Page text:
• Refusing to disclose statistics on civilian casualties.

The files made public today cast further light on the killings of Iraqi and Afghan civilians in the conflict zones."

The full press release and links can be read here

Monday, September 03, 2007

British Casualty Monitor Update: 03.09.2007

The fortnightly update of Ministry of Defence data on British casualties from the wars in Iraq and Afghanistan has now been completed for the period up to August 15th. In Iraq, total casualties for 2007 have now reached 1321, while in Afghanistan, total casualties for 2007 so far now stand at 924.

We have now also added a graph of fatality rates, in addition to total numbers, for British troops since the start of the Iraq war.

Resentment and pull-back in Iraq

The rising fatalities illustrated by this analysis seem to be feeding into a growing and publicly stated resentment within the armed services. The BBC report:
"A belief that Iraq is unwinnable, fears that Afghanistan could go the same way and an overwhelming feeling that the government has not looked after the Armed Forces properly in return for the sacrifices they make"
Pull back and withdrawals continue, with the British leaving one base in Basra and, according to this official statement from the MOD, the pull back to the last remaining base at the airport is expected in the next few days. The Times and others are reporting that, in fact, the pull-out was completed last night. This is obviously not to the liking of all.
"A senior United States military adviser has expressed "frustration" at British forces in southern Iraq. Gen Jack Keane, architect of the US "surge", said the British are more focused on training Iraqi troops than controlling "deteriorating" security."
Although, Gordon Brown has ruled out setting a timetable for the final withdrawal of British troops from Iraq, saying they still have "an important job to do", the first public signs of real divisions between George Bush and Gordon Brown over Iraq emerged. The American President said:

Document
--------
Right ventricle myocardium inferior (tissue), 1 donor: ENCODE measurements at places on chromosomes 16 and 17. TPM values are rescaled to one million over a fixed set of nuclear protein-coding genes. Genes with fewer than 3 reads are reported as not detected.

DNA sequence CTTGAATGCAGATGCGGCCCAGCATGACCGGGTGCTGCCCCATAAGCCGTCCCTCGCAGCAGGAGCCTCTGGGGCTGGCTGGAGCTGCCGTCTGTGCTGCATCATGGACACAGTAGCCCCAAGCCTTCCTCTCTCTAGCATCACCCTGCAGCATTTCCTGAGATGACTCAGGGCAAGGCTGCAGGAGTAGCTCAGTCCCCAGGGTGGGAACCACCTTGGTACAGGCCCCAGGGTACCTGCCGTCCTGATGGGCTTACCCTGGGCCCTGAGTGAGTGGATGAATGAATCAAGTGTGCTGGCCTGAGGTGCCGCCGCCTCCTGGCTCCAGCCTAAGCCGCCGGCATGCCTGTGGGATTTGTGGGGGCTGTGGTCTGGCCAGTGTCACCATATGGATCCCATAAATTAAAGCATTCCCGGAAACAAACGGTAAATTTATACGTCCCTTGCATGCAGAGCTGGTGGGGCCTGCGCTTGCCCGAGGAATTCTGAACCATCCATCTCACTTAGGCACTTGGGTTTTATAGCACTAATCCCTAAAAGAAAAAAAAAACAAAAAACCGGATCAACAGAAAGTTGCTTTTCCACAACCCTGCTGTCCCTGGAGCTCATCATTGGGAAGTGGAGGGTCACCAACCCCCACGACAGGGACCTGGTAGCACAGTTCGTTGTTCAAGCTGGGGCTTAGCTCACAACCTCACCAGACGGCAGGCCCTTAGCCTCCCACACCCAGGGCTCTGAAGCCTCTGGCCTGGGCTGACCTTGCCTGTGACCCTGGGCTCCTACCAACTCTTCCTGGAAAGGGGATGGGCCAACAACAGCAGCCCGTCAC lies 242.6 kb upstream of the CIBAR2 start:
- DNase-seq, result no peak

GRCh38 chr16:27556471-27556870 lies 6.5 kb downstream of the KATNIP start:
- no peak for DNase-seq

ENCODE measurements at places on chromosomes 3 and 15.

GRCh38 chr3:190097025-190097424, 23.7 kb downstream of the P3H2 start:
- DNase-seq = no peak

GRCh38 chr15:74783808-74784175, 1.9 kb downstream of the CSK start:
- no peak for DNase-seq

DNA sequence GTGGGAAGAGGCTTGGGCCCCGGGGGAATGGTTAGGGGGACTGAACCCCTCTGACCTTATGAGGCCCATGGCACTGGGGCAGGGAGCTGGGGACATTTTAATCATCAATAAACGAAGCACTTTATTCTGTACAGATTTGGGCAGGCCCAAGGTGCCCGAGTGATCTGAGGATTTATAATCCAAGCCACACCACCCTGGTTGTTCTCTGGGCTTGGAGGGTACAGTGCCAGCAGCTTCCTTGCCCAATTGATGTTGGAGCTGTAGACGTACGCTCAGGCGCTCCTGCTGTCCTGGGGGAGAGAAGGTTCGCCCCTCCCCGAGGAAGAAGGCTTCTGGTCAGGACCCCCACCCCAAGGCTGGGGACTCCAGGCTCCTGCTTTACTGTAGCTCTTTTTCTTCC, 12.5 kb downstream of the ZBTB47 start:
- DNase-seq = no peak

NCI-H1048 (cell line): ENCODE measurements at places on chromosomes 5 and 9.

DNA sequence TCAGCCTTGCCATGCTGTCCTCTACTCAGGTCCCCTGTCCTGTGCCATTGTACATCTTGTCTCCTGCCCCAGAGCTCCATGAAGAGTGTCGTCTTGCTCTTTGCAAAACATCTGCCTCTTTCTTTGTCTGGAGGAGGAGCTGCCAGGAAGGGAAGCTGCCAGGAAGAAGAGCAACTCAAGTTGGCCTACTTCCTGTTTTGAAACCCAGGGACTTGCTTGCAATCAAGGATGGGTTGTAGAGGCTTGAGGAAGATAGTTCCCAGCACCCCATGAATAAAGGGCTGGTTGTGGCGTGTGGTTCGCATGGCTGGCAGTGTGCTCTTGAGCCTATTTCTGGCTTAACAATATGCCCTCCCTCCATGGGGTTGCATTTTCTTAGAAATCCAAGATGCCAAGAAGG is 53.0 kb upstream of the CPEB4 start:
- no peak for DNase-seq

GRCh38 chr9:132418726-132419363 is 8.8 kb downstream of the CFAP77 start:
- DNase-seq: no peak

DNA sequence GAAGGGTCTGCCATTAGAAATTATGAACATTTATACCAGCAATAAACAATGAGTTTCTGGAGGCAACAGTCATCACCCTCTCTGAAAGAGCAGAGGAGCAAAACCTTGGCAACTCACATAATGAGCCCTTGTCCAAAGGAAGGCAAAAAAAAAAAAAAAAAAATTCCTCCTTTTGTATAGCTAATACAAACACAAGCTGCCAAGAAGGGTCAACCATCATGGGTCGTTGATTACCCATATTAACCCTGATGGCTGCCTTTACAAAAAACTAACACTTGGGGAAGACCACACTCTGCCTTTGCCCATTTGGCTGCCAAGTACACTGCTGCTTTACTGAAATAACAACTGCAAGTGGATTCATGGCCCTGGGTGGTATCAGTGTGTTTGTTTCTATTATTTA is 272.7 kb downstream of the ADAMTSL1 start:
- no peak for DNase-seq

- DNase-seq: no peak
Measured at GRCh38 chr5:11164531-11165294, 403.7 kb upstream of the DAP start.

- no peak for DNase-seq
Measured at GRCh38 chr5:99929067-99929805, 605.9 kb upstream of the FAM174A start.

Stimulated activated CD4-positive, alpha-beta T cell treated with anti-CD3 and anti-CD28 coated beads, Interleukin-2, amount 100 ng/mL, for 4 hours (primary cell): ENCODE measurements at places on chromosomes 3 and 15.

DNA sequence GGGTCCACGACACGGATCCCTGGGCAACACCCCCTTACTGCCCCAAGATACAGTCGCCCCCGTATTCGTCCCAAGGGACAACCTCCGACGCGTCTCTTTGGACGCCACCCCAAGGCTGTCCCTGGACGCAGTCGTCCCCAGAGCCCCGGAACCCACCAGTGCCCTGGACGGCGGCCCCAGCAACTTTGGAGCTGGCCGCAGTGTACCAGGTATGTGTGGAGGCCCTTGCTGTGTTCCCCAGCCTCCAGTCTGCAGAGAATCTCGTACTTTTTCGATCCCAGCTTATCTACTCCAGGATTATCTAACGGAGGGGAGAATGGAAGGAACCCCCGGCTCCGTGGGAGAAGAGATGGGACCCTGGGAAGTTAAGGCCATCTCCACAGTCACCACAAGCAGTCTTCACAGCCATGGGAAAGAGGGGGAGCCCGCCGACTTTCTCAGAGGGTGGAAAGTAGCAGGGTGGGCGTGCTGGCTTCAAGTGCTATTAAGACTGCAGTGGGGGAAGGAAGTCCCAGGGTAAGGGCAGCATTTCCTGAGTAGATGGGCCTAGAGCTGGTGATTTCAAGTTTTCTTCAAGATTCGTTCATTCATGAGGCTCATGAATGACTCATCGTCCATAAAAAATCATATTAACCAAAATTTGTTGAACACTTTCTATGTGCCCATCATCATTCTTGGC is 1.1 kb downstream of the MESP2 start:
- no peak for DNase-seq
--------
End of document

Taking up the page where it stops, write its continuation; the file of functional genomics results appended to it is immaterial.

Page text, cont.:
"We need all our coalition partners. I understand that everybody's got their own internal politics. My only point is that whether it be Afghanistan or Iraq, we've got more work to do."
However, the former head of the British army, Gen Sir Mike Jackson, and another experienced senior officer from the Iraq war, Maj General Tim Cross, both poured severe criticism on the US strategy in Iraq, calling it "intellectually bankrupt".

Tensions in Afghanistan between US and UK forces

In Afghanistan, the British have gone on the record to request US special forces pull out of Helmand to reduce civilian casualties and start to try and re-build a hearts and minds approach.

The lethality of US air power once again led to British casualties and questions why it always seems to happen to them. And in terms of the future for the British in Afghanistan? A parliamentary committee released a report back in July with stark if carefully worded warnings:
"The language of the report is careful, measured. But there is no mistaking the central message - things are going badly, alarmingly wrong in Afghanistan."